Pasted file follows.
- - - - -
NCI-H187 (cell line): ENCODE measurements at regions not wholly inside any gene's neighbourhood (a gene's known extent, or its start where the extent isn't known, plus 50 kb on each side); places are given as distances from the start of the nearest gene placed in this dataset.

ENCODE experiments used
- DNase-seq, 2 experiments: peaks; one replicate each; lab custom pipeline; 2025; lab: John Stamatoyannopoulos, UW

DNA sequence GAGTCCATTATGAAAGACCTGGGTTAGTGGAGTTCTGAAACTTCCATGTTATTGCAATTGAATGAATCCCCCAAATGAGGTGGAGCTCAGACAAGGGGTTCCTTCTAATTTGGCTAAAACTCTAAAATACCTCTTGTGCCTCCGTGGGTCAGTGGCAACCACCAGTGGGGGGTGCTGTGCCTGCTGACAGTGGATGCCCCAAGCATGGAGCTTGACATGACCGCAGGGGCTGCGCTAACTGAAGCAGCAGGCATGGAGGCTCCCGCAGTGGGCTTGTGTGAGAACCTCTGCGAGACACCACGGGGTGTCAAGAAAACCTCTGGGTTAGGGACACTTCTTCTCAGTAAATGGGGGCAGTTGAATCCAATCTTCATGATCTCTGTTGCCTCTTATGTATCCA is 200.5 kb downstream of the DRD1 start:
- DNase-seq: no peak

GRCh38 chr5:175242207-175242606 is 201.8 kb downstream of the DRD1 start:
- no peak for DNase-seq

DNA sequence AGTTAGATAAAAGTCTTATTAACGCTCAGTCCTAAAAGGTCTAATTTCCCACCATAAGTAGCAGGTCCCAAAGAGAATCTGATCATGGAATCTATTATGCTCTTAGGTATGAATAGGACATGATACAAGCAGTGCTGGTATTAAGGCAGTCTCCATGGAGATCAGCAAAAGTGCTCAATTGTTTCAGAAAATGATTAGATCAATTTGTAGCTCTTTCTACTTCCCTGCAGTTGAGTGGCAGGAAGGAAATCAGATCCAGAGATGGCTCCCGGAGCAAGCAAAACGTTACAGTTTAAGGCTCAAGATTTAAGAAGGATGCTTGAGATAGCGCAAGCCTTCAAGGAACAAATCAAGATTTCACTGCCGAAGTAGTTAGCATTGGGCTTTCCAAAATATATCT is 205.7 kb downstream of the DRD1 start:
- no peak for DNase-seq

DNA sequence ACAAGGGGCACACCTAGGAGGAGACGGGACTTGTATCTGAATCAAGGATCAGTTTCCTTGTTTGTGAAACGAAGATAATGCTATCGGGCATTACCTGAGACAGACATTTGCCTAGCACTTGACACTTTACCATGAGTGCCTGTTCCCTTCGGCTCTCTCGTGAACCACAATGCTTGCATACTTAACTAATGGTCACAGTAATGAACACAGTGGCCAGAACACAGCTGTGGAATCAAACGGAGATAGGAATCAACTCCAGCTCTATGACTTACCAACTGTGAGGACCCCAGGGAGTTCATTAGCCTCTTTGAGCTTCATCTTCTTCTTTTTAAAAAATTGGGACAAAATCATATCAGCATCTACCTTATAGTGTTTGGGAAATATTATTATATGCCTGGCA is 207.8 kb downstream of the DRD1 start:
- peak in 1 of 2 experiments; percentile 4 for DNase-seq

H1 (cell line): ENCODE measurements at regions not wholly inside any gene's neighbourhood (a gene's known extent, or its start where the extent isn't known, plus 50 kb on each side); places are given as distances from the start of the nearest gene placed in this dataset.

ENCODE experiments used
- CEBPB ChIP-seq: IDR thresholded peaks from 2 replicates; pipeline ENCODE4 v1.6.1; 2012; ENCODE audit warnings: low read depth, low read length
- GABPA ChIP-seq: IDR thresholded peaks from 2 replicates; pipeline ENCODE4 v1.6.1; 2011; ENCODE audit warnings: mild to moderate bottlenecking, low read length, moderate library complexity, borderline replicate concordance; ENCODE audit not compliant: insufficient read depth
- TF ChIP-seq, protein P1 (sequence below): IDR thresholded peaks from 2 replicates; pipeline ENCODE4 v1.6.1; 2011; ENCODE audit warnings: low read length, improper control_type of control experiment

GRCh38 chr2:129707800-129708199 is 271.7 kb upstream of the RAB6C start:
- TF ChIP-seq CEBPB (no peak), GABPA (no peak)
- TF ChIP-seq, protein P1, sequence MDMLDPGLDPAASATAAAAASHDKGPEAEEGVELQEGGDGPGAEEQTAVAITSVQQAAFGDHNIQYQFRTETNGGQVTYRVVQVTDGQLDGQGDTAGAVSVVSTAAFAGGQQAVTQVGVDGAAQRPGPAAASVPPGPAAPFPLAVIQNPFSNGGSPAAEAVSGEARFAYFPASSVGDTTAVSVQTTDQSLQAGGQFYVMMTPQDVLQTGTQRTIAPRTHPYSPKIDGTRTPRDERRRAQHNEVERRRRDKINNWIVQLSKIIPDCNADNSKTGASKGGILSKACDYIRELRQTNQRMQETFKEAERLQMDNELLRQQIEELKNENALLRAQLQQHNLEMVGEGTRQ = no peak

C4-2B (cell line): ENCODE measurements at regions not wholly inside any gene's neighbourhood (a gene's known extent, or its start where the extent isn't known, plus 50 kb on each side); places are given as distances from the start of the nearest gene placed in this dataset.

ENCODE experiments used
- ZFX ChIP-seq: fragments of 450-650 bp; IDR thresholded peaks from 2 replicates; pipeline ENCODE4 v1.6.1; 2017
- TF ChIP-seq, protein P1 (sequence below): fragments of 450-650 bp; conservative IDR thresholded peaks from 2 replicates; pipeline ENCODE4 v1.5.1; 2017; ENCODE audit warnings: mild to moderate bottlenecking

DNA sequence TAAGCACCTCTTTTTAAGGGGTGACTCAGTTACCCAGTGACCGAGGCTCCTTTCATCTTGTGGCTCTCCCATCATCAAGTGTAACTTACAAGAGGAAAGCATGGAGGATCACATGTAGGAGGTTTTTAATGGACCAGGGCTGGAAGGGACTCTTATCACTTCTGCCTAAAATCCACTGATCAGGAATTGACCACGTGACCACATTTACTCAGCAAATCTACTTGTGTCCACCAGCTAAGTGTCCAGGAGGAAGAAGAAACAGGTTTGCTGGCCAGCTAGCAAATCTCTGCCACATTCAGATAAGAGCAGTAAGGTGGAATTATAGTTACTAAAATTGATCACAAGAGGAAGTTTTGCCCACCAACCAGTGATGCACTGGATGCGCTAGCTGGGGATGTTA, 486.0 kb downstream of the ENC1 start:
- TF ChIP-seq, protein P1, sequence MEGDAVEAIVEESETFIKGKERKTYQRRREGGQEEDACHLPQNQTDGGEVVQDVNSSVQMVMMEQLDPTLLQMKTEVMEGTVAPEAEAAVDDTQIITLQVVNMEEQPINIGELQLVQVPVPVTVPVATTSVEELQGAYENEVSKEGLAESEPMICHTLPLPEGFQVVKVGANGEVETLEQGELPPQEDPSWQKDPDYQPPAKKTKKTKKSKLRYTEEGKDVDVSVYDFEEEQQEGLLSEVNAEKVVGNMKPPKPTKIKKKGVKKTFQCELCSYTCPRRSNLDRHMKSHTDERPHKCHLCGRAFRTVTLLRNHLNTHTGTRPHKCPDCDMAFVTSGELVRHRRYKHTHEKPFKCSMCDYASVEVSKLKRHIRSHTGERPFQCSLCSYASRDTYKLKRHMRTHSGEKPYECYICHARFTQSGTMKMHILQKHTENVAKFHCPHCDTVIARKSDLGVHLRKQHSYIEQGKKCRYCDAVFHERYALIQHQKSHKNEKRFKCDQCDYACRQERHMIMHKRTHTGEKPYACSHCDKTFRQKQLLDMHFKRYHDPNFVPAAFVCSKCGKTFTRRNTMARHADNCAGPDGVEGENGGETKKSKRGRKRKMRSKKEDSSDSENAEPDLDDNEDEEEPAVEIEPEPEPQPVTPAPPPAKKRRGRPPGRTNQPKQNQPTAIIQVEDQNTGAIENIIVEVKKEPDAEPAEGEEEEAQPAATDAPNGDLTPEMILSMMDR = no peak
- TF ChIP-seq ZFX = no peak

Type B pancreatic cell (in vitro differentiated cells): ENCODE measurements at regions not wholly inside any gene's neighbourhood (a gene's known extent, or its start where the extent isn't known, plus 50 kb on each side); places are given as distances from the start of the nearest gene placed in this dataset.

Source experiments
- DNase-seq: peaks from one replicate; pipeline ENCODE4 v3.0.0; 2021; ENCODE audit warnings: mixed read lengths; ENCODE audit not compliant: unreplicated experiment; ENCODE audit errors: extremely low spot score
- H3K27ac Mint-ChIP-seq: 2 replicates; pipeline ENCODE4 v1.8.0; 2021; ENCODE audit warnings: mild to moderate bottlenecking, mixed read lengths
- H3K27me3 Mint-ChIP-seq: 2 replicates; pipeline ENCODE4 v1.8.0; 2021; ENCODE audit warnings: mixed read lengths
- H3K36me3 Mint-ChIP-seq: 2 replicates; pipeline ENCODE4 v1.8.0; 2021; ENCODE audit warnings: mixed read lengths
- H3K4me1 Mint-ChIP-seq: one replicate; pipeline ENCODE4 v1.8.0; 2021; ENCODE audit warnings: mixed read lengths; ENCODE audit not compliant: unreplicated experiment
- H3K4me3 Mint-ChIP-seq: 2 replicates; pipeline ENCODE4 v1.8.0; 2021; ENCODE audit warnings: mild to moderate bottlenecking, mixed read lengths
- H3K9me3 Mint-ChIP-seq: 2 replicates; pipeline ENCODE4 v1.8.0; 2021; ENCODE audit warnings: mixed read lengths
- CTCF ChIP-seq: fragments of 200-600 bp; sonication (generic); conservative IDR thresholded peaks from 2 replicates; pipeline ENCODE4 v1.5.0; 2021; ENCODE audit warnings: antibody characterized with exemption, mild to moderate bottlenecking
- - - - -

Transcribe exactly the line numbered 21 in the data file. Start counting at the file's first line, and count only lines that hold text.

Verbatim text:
ENCODE experiments used